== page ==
Skip to main content

Bits & Pieces: Erie Smallies and Aquatic Oxygen

Blending fishery science with everyday fishing.

Bits & Pieces: Erie Smallies and Aquatic Oxygen
Photo // Liz Albro, dreamstime.com

From the Archives: Aquatic Oxygen

Sunlight drives photosynthesis, and oxygen is a product of that process. So is more oxygen found around and under floating vegetation than in nearby open water?

Researchers at the University of Washington measured dissolved oxygen concentrations under and near thick mats of vegetation in two ponds.* In Bull Lake, mats of mixed coontail, milfoil, and Elodea produced high concentrations of dissolved oxy­gen at the surface (15 to 21 parts per milllion) during the day. The surface of nearby open water had 11 parts per million (ppm). Oxygen levels at the bottom were reversed. Open water contained 5 ppm, while mats held 1 to 3 ppm.

At Keevies Lake, watershield (a plant with leaves like small lily pads) covered most of the surface. The sur­face and bottom often held less than 1 ppm dissolved oxygen.

Evidently, much of the oxygen produced by floating leaves escapes into the air rather than into the water. Moreover, thick mats of floating weeds block light penetration to the bottom, so little photosynthesis and oxygen production results.

Vegetation mats also limit wind-generated currents, preventing warmer surface water from mixing down­ward. Below the surface, water can become oxygen poor and stagnant. Mini thermoclines can occur under large, heavily matted weedbeds. The upper layer of water holds ample oxygen and fish, while the layer near bottom may be barren.

Currents move water through weedbeds, mixing oxygen levels and reducing layering. Water under weedmats becomes similar to open areas in temperature and oxygen content. But stagnant bottom water under matted vegetation often holds few fish because water lilies and other floating plants prevent mixing and encourage stagnation without add­ing oxygen to surface water.

In-Fisherman

*Frodge, J. D., G. L. Thomas, and G. B. Pauley. 1991. Sediment phosphorus loading beneath dense canopies of aquatic macro­phytes. Lake Reserv. Mgmt. 7(1):61-71.

Research Results: Lake Erie’s Nomadic Smallmouths

Stream-dwelling smallmouth bass are noted for making long-distance movements, particularly in northern climates to seek winter refuges; but smallmouths in lakes are typically regarded as often locally mobile but with little long-distance movement. Past movement studies, which were based on tagging and recapture, found most fish were recaptured within several miles of their original capture and tagging site.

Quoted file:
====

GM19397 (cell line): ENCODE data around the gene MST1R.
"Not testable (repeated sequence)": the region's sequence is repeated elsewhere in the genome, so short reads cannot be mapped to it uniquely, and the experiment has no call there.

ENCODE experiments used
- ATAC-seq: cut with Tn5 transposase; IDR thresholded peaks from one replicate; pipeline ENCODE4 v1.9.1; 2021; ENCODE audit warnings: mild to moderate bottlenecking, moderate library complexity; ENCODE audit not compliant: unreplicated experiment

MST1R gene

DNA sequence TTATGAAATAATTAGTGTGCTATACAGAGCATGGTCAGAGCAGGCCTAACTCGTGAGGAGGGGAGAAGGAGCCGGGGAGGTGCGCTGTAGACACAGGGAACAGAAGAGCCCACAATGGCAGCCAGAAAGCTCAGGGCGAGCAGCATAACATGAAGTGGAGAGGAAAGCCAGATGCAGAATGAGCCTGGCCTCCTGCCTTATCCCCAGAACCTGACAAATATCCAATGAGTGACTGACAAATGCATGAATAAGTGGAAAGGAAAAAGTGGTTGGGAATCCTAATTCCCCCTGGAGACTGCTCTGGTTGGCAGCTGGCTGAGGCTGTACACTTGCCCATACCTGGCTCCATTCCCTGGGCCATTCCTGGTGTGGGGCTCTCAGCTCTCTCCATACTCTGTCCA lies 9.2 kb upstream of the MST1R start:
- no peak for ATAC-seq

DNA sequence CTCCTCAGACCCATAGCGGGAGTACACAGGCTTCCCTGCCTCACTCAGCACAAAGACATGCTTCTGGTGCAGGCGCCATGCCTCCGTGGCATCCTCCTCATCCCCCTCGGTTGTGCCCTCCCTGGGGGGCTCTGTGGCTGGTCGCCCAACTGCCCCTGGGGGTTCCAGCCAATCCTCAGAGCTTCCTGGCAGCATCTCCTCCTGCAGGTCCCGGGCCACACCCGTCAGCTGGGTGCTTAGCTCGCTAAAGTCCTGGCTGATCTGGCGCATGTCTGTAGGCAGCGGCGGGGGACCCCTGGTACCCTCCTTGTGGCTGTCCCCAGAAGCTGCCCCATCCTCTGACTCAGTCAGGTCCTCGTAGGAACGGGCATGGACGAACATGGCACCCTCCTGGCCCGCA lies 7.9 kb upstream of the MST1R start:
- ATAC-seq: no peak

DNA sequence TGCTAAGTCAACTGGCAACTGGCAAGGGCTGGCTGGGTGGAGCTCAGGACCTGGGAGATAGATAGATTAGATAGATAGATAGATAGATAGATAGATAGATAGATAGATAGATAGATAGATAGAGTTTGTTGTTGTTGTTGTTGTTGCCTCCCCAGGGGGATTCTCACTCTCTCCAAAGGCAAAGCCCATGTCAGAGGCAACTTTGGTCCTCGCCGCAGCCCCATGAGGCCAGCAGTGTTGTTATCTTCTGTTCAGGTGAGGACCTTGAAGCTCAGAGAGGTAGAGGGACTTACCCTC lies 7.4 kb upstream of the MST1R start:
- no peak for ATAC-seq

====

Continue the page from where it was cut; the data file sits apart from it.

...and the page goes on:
Development and application of biotelemetry to fishery studies—surgically implanting small radio or acoustic transmitters into a fish and monitoring the fish’s position by radio or hydroacoustic receivers—allows continual, remote detection of a fish’s location and has greatly expanded fishery scientists’ knowledge of fish movement. Biotelemetric tracking of smallmouth bass in lakes Michigan and Ontario found smallmouths moved up to 90 miles, but 87 to 97 percent of the tracked smallmouths moved much shorter distances.

A map showing bass tracking/movements in Lake Erie.
Interpolated movements of smallmouth bass in year 1 (September 2018-August 2019) of the tracking study. Different colors represent individual fish. Fish were detected by an array of fixed acoustic receivers deployed throughout Lake Erie.
A map showing bass tracking/movements in Lake Erie.
Interpolated movements of smallmouth bass in year 2 (September 2019-August 2020) of the tracking study. Different colors represent individual fish. Fish were detected by an array of fixed acoustic receivers deployed throughout Lake Erie.

In a recently published study, Ohio DNR fishery scientists Zak Slagle and Matt Faust implanted acoustic transmitters into 23 tournament-captured smallmouth bass (18 inches average length) returned to a Sandusky Bay, Ohio, weigh-in site on the southern side of the western basin of Lake Erie.* Acoustic-tagged fish were detected by an array of fixed acoustic receivers deployed throughout Lake Erie. Eight of the 19 tagged fish were detected outside of Sandusky Bay in the first year after release, and six during the second year after release. These fish moved an average of 68 miles per year and an average of 119 miles over the two-year tracking period.

One individual swam 314 miles during the two-year tracking period. Forty-two percent of the fish moved at least 19 miles beyond Sandusky Bay. All these distances are minimal estimates of distances traveled because they’re calculated as straight-line distances between the receivers they were detected at. Six of the eight fish crossed jurisdictional boundaries, five into Ontario waters and one into Michigan waters; three of the five fish that swam to Ontario waters returned to Ohio waters. The fates and locations of the fish after two years cannot be known.

Recommended